The rising neo-soul star has become renowned for his frank and honest approach to mental health in his lyrics. He’s now an advocate for the charity CALM (Campaign Against Living Miserably). With 75% of suicides in the UK a result of men taking their own lives, Suleiman spoke to NME as part of International Men’s Day to call for people to be more understanding, open, compassionate, and above all, brave.
So how did you become involved with CALM and what they do?
Ady: “I’ve always been an advocate for mental health and a lot of my songs kind of touch on the subject, whether it be anxiety, depression, bipolar or whatever. I’ve always wanted to work with a charity and I heard about CALM through Professor Green. He used to do a lot of documentaries on BBC3. We started to do a couple of things together. We did the Touch Song campaign and played a five-a-side football tournament with them. That’s how it all started really.
How would you say we’re progressing in terms of breaking a stigma for people actually wanting to discuss mental health?
“I think it’s definitely improving, but I still think there is a long way to go. To me it feels like we’re starting a conversation. We’re getting more people in the public eye talking about mental health. The conversation is just the starting point and for any kind of progress, I think it will take quite a while. There is definitely a stigma around it mainly because people don’t really understand it. I don’t think there’s enough education around mental health. The main place to start is to educate people on what anxiety is and how things are caused, what bipolar, schizophrenia and depression are – because I don’t think people know. As soon as you say mental health, people just think about what they’ve seen in films, or having experienced straitjackets and that kind of thing and it’s not really the case.”
Speaking out is one thing, but what would you like to say to people to have them be more open-minded and prepared to listen when these things come up?
“I would definitely say ‘stay open-minded’. Being open-minded is the main thing and again just having the willingness to learn. It’s about understanding each other and other people. Mental health is something you can’t see on the outside. You’ll never fully understand what other people are going through. Some people who can be depressed are people who are always putting on a smile. I’d just say try and be aware of it and be open to it.”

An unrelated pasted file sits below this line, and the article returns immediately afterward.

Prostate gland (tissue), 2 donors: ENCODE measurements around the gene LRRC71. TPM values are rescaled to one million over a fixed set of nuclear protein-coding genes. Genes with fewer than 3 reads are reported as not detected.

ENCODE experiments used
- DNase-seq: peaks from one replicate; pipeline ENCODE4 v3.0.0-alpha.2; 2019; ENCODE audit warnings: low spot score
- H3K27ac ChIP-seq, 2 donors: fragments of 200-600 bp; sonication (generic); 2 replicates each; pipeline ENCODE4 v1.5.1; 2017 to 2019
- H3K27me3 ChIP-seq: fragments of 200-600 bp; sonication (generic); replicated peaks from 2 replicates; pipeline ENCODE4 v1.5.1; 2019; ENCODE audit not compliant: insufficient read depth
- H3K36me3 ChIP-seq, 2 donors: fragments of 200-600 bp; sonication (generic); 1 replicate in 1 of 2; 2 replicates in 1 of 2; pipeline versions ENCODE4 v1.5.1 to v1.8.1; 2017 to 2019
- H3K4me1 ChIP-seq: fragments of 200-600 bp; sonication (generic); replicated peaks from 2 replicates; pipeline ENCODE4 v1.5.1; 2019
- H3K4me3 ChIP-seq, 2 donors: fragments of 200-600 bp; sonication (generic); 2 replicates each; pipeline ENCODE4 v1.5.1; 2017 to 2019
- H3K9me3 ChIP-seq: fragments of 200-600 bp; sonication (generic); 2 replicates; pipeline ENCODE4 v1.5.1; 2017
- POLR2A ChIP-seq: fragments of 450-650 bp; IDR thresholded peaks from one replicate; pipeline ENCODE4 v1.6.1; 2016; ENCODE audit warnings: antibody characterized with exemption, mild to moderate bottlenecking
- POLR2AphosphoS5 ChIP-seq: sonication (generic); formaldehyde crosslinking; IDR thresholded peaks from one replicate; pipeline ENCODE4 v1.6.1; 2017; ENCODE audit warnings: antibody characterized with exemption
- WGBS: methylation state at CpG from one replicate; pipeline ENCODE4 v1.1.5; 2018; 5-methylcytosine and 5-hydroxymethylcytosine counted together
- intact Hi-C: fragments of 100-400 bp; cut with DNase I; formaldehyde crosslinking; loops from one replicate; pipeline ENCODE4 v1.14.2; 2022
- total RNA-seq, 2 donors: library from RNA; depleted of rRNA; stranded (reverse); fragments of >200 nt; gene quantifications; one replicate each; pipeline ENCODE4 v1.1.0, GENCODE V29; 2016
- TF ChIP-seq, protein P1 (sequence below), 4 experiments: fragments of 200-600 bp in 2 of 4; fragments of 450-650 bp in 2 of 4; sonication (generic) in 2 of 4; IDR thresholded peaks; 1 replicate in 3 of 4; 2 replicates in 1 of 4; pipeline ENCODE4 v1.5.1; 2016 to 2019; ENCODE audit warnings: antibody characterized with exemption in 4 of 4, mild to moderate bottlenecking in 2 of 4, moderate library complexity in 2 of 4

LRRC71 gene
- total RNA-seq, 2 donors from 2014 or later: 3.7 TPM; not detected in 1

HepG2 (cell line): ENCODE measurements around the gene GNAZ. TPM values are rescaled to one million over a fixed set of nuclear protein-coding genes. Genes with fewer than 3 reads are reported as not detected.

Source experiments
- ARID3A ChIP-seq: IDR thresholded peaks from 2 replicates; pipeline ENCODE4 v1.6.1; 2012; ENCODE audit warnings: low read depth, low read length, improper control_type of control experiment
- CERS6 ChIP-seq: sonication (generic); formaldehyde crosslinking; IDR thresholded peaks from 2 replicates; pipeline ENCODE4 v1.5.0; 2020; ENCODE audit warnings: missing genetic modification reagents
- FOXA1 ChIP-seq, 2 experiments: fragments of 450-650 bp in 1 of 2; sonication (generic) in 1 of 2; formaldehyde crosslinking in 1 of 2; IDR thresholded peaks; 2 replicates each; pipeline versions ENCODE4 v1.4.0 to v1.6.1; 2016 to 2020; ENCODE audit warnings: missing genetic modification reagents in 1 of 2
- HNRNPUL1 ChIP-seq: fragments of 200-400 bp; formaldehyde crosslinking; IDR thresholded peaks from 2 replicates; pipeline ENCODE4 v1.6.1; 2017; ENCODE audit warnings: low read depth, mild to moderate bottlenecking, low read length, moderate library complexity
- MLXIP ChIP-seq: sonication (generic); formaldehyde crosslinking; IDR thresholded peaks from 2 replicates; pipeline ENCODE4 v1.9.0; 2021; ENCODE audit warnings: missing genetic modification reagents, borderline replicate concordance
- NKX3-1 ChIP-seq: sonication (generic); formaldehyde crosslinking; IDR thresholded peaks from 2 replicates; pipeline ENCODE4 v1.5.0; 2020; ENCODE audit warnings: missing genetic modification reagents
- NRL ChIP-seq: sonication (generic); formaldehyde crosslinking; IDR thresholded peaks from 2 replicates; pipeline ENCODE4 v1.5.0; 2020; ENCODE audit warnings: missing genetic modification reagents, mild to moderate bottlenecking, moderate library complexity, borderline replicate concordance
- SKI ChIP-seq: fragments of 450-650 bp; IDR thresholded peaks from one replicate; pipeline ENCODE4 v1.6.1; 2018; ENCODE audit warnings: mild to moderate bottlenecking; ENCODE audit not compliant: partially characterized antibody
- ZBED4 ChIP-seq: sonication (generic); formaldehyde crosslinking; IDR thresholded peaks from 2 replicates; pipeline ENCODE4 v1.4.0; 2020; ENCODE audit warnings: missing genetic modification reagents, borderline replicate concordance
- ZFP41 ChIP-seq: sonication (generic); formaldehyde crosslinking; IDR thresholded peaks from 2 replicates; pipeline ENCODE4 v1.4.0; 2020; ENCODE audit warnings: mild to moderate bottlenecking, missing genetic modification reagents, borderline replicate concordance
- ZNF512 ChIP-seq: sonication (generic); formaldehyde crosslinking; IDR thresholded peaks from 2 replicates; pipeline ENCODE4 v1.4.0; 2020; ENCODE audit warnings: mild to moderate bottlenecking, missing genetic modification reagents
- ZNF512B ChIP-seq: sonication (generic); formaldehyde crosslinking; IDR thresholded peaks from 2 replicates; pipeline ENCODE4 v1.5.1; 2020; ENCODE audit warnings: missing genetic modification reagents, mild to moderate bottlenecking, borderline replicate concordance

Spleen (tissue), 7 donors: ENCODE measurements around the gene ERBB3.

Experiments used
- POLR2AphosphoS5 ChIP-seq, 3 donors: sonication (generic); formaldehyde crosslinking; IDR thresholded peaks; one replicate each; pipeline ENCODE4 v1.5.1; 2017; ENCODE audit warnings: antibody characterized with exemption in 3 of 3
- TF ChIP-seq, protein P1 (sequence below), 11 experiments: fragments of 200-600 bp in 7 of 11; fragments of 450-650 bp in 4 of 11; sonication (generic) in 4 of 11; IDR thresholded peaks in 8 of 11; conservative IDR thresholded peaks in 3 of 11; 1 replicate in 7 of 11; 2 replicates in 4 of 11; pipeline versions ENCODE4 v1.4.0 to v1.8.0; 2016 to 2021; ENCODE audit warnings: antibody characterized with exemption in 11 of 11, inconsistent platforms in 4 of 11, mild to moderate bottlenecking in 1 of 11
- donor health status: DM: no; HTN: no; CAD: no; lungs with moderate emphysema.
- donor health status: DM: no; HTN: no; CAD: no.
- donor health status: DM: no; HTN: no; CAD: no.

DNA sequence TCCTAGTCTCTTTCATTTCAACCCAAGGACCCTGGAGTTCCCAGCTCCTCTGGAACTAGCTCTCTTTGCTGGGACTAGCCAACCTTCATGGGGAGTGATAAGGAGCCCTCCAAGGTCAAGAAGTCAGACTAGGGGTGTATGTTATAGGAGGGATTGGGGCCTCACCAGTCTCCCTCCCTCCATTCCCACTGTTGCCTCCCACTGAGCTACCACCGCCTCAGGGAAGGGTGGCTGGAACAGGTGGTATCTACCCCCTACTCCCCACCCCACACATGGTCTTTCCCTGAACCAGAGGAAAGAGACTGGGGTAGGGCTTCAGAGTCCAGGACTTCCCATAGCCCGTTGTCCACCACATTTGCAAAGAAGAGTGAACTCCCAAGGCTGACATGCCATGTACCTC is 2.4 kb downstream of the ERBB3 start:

The male suicide rate is staggeringly high. What do you think needs to be done to address men discussing mental health?
“I just think men find it harder to open up about their insecurities because of the stereotype and society’s perception on men. I can’t imagine a lot of teenage boys talking about their stresses and anxieties and depression. I don’t really know who they would talk to. I mean, obviously some people are going to talk to their friends about it but I just imagine it to be a lot harder for men to open up because of the stereotype. It’s almost as if it’s something you shouldn’t do. You just feel like you have to ‘man up’ because men aren’t really allowed to show their vulnerabilities. I think that’s definitely one of the reasons. You don’t really know how to deal with it. It will take a long time to change that perception fully. It’s easy for people to say ‘I’m there for you’; to talk about it. but there’s always that thing where people are still quite quick to judge. It takes a long time for people to change their mentality. ”
“It is really difficult because people don’t think that men have a great deal of issues and I think that’s part of the problem. You almost don’t want to say that men have issues because it can make them feel a bit weird about talking about it. Women have gone through so much and with women’s rights being such a thing, you kind of feel a little bit awkward mentioning it. But the statistics are there with male suicides and homelessness. ”
So what advice would you give to any men thinking these things, who might be concerned about people judging them?
“You’ve got to talk to somebody. Places like CALM are a great place to start, if you don’t have anyone in your social group like a friend or someone you could talk to. It’s nothing to be ashamed of, whatever you’re going through. People go through the same problems. The sooner you speak about it, the person who you’re speaking to might think ‘you know what, I’ve gone through a similar thing not that long ago’. To just be brave. It’s a brave thing to talk about how you really feel and what you’re going through. It’s going to feel difficult, but it is a lot easier than you may think.”
What would you say to anyone out there who might have concerns for a friend?
“You have to be there as a friend. Don’t be quick to judge. I would also look into getting some professional help and go and see someone. Whether it is a GP or just someone you could feel at ease with and for them to know, it’s not that deep having to talk to a therapist. If you had a scratch on your knee, you’d have no problem telling someone to go to a doctor. You’d just sort it out and put a plaster on it or whatever. It’s the same for your mental health.”
FOR HELP AND ADVICE ON MENTAL HEALTH:
- YOUNG MINDS – The voice for young people’s health and wellbeing
- CALM – The Campaign Against Living Miserably for young men
- Time To Change – Let’s end mental health discrimination
- The Samaritans – Confidential support 24 hours a day
Meanwhile, Ady Suleiman’s debut album ‘Memories’ will be released on March 9.
Ady Suleiman on tour
His upcoming tour dates are below. Tickets are available here.
Tuesday 27 March – Gorilla, Manchester
Wednesday 28 March – Koko, London
Thursday 29 March – O2 Institute 2, Birmingham